iBeacon Technology Overview

You have surely heard the term iBeacon or come into contact with this technology, which has been described as a transmitter that can awaken smart phones. This technology has been the subject of discussion in particular since the most recent Mobile World Congress.

What are iBeacons?

An iBeacon is a beacon that transmits a low-energy Bluetooth signal that allows for phones in close proximity to be detected.

How do they work?

An application is installed on the phone that receives the Bluetooth signal. Once the signal is received, either the phone decides to awaken the application such that the target receives a notification, or the application executes an action (e.g. recovering a video or providing a fact sheet).

What are some practical applications of this technology?

 

There are many ways in which this technology can be applied. For instance, iBeacons could be set up in shopping malls, where there is a growing interest in the potential to use them to send promotional offers to customers. In so doing, businesses may use iBeacons to collect qualified data, as is the case with e-Commerce, in addition to improving in-store sales. iBeacons also allow for the inexpensive geolocation of customers, who can be tracked by businesses during their shopping experience.

Another potential application of iBeacons is to the tourism industry, where they can be used to complete the automatic check-in of guests upon their arrival at a hotel. Guests enter the hotel’s iBeacon hotspot and receive a message informing them that their room is ready for them on the fifth floor! With iBeacons, tourism can thus become more interactive and personalized.

In the food service industry, customers who walk past a restaurant can receive a push notification containing the menu of the day or information concerning various future events.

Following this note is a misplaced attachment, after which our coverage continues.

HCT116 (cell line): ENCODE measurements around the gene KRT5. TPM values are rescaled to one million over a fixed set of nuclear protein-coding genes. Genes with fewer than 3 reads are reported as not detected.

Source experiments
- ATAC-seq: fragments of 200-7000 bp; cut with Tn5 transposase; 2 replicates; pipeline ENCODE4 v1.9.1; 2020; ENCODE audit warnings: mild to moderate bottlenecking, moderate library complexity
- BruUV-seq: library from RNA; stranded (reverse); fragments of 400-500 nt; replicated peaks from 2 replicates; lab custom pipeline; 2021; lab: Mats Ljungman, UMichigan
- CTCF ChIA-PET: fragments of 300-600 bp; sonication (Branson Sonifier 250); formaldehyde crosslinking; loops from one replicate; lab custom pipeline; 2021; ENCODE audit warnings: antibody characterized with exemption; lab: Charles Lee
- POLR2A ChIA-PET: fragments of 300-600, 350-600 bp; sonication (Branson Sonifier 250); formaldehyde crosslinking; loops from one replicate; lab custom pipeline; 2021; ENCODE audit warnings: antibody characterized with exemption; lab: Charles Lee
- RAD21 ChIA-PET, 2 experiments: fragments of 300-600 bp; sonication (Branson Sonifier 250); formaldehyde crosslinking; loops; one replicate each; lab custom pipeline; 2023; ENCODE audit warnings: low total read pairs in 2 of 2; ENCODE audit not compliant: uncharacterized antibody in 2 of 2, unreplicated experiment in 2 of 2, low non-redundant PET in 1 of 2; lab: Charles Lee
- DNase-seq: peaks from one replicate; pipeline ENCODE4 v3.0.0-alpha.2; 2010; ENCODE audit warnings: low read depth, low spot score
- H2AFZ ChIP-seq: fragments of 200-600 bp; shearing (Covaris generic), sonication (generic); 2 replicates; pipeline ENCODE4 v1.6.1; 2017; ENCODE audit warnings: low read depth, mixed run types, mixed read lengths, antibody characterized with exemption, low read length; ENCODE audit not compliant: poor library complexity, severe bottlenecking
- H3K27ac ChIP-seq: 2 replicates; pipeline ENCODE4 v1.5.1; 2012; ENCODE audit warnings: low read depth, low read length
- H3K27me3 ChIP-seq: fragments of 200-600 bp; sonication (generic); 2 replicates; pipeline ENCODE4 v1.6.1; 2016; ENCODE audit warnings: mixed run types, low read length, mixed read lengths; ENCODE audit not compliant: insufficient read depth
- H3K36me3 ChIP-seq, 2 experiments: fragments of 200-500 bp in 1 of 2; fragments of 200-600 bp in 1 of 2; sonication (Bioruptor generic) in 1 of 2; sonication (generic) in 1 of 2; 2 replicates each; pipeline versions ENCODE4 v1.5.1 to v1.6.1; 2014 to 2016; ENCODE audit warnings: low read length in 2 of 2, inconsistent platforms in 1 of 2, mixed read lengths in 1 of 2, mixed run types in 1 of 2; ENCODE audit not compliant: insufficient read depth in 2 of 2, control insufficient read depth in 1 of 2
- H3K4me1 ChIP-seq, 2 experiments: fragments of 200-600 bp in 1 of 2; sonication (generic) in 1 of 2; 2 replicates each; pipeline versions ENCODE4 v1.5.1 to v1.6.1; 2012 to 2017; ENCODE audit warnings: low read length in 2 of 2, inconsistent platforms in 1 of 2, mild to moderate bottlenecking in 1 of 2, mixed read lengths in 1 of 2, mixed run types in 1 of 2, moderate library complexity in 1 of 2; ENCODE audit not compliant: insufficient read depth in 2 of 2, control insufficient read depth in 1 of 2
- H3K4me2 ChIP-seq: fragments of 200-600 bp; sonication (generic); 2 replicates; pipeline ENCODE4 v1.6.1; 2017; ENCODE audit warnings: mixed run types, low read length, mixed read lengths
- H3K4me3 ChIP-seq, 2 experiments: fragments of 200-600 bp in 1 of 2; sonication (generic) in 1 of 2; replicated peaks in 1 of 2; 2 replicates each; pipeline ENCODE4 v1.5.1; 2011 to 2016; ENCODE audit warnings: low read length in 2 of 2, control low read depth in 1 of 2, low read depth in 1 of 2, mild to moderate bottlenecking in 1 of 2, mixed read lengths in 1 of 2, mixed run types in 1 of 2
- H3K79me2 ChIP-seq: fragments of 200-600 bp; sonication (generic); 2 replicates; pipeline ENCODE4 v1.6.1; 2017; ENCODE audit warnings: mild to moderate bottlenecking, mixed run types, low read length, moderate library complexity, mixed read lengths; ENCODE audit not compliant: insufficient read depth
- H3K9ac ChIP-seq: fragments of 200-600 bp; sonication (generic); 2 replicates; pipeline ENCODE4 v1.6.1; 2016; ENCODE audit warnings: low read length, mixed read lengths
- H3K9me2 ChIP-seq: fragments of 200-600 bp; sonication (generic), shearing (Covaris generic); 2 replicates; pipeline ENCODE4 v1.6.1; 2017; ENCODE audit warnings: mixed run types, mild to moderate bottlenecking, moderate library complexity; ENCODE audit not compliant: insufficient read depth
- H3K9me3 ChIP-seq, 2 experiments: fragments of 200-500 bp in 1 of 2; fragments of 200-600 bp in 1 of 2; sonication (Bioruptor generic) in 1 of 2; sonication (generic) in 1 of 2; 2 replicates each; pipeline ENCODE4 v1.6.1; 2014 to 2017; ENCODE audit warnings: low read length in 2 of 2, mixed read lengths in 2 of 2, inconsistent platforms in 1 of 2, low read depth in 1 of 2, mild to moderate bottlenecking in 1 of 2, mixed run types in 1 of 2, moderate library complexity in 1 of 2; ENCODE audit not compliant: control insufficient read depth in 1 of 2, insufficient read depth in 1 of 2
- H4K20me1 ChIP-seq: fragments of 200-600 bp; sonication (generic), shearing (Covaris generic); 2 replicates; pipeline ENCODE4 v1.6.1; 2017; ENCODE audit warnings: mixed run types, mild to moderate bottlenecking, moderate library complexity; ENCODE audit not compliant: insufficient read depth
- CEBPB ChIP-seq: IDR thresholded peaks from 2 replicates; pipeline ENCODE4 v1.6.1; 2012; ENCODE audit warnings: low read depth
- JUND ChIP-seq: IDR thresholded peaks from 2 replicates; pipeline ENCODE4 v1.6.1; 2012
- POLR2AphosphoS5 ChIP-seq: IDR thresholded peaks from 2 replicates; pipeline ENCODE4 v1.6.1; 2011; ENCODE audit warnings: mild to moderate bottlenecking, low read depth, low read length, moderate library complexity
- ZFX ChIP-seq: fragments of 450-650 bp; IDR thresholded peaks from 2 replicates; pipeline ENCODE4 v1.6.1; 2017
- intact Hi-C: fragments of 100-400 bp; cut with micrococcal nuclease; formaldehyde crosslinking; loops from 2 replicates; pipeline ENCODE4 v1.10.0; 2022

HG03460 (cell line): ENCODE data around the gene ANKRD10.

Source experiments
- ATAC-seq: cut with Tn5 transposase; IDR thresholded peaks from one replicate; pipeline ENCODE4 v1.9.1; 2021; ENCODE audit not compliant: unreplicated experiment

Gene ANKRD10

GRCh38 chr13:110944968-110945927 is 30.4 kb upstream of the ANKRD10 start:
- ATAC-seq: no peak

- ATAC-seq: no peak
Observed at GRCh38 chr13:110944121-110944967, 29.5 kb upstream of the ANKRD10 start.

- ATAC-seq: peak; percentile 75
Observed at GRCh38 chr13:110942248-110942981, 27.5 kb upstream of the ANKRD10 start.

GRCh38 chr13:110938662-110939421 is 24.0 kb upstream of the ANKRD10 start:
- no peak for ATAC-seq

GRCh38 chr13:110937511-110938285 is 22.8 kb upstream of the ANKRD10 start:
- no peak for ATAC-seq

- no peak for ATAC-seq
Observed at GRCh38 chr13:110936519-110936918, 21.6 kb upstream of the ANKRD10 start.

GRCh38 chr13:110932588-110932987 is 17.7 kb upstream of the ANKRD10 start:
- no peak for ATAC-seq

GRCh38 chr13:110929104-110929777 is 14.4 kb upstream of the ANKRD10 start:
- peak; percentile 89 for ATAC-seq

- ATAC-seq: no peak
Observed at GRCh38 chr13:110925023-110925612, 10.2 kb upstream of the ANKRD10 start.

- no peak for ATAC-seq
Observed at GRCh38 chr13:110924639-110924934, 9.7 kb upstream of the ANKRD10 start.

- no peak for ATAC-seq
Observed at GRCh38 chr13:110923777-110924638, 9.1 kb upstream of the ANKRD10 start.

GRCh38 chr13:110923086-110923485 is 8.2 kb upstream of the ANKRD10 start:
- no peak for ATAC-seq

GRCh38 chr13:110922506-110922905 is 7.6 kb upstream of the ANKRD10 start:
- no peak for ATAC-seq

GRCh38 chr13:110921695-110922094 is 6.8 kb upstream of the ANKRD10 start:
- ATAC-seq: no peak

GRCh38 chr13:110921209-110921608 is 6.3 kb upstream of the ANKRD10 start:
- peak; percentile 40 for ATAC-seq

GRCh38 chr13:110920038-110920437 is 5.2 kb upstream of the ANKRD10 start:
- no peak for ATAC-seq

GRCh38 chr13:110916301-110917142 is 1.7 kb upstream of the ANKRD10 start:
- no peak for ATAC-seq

How to set up an iBeacon

 

First, install your iBeacon. To do so, create your iBeacon, then start a new “project” for your iBeacon. What is a project? It is one of several content items that you can associate to the iBeacon in question (e.g. different sets of information sent to visitors at a museum according to whether the visitor is a teacher, a student or another member of the public).

 

Next, create your content. Create a “place”. What does “place” mean? This term refers to a given beacon (e.g. exhibit A in a museum). However, it is also possible to link several locations to a given beacon (e.g. one beacon in a room for exhibits A, B and C). Next, link a place to your beacon and add a “card” to this place.

Information that you may add as a “card” includes tests, images, audio, video, widgets and web links.

Finally, test your technology. To do so, publish your project, open your application on your smartphone, place your beacons and test them by walking close to them with your device.

You are now familiar with the iBeacon technology and will be able to explain this concept to others.

Mobile Application or Mobile Website: How to Decide?

Have you counted the number of applications (or “apps”) that you have downloaded onto your cellphone? The answer is probably in the 100 range, without including the number of updates that you are asked to install each week!

What should your business choose to offer: a mobile app or a mobile website?